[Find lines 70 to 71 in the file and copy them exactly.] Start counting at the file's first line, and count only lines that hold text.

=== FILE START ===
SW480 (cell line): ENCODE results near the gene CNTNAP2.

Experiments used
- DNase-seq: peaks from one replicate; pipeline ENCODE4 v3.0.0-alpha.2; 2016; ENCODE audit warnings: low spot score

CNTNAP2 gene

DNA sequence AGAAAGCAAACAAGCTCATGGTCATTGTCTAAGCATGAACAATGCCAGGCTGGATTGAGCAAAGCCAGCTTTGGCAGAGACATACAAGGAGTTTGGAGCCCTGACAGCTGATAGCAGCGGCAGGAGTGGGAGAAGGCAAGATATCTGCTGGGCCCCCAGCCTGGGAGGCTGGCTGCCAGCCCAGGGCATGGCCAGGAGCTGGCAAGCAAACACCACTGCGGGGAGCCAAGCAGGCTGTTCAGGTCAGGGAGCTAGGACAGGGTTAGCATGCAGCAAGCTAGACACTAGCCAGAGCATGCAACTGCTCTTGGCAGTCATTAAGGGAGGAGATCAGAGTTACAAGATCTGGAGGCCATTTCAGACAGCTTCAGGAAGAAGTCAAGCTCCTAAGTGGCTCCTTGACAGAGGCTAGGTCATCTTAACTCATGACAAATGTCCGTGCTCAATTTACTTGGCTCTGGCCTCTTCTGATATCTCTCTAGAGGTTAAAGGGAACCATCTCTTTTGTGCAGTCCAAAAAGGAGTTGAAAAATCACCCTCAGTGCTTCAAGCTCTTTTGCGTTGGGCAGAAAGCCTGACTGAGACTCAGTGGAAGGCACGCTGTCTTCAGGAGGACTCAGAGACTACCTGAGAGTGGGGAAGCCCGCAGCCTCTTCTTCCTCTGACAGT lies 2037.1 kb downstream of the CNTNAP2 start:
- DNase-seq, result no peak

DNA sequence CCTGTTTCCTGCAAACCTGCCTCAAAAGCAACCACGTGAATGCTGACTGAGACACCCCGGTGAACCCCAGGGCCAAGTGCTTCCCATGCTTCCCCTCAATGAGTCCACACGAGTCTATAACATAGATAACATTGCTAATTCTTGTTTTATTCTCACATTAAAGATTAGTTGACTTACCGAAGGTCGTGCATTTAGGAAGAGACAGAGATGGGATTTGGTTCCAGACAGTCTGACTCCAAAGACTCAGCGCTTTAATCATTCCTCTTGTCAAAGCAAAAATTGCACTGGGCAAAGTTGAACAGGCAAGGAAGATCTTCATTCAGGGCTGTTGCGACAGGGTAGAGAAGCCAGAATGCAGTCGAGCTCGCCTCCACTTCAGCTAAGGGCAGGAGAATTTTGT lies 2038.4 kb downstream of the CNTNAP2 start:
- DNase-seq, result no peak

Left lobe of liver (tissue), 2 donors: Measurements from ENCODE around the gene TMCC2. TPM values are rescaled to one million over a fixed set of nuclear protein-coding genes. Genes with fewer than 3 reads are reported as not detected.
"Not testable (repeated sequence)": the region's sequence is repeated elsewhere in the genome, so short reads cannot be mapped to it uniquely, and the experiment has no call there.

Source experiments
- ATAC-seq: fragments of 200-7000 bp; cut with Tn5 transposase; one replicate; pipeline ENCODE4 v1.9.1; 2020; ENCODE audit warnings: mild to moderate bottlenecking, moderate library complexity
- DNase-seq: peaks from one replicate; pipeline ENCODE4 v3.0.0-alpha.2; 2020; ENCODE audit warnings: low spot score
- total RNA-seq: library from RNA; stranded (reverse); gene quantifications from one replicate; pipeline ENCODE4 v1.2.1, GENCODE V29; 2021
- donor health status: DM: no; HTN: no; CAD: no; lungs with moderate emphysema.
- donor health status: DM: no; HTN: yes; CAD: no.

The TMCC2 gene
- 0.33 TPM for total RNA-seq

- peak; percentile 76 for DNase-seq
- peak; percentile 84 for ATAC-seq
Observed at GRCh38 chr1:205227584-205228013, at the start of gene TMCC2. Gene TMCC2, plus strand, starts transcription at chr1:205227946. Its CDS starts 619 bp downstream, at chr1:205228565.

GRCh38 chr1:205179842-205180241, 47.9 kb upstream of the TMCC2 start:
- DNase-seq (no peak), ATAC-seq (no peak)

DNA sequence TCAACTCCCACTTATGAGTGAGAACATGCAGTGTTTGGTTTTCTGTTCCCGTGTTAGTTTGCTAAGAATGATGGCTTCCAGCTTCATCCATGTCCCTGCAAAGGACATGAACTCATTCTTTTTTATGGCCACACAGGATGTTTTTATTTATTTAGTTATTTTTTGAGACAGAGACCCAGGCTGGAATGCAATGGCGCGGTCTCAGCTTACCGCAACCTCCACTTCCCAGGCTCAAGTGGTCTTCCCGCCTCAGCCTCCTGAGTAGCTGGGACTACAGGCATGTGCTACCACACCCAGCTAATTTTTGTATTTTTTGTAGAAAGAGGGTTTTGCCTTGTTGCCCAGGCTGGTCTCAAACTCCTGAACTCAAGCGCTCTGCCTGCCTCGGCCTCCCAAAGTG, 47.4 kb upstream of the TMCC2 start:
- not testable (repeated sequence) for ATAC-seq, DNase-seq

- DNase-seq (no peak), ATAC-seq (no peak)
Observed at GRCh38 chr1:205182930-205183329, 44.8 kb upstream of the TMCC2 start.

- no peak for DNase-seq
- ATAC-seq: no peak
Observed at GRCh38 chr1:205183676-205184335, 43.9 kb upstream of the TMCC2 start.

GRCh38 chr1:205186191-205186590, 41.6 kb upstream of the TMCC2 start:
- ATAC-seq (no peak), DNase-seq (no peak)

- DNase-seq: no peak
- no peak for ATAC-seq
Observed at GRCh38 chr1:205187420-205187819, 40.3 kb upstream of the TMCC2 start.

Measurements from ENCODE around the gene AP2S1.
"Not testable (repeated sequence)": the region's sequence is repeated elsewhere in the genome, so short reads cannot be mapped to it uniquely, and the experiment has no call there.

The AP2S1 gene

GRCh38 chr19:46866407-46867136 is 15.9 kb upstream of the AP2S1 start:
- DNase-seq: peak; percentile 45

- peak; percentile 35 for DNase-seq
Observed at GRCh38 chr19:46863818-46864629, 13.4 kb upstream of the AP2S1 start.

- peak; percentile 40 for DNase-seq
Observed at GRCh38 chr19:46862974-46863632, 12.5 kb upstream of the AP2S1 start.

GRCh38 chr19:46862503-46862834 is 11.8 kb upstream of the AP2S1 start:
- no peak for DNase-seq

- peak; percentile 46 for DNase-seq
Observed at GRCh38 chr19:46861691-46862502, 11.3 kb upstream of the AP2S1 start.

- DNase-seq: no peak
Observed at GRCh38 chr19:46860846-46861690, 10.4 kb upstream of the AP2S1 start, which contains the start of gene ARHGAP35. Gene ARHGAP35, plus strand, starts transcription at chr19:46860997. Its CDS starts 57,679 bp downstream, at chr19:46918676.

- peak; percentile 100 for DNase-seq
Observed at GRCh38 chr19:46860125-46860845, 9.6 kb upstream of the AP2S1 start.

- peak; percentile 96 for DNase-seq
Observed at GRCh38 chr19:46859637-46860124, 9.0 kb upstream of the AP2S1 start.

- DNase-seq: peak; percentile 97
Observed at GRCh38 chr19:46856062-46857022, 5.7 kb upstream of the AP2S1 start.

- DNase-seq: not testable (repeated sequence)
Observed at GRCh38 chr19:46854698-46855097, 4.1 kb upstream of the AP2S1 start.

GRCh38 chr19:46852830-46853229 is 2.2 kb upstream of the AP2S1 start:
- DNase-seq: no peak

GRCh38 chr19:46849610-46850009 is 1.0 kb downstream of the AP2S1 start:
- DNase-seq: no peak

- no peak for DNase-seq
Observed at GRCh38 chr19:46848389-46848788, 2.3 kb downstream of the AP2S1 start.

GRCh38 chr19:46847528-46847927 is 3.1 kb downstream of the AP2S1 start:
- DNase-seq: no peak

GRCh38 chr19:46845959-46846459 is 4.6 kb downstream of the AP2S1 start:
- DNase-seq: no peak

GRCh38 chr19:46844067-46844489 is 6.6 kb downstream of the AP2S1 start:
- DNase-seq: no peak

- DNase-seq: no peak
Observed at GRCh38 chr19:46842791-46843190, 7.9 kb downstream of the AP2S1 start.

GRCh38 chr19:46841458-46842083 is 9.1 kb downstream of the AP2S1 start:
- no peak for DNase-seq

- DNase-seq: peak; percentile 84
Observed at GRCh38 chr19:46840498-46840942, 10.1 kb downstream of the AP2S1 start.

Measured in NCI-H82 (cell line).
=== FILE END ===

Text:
- DNase-seq: no peak

- DNase-seq: no peak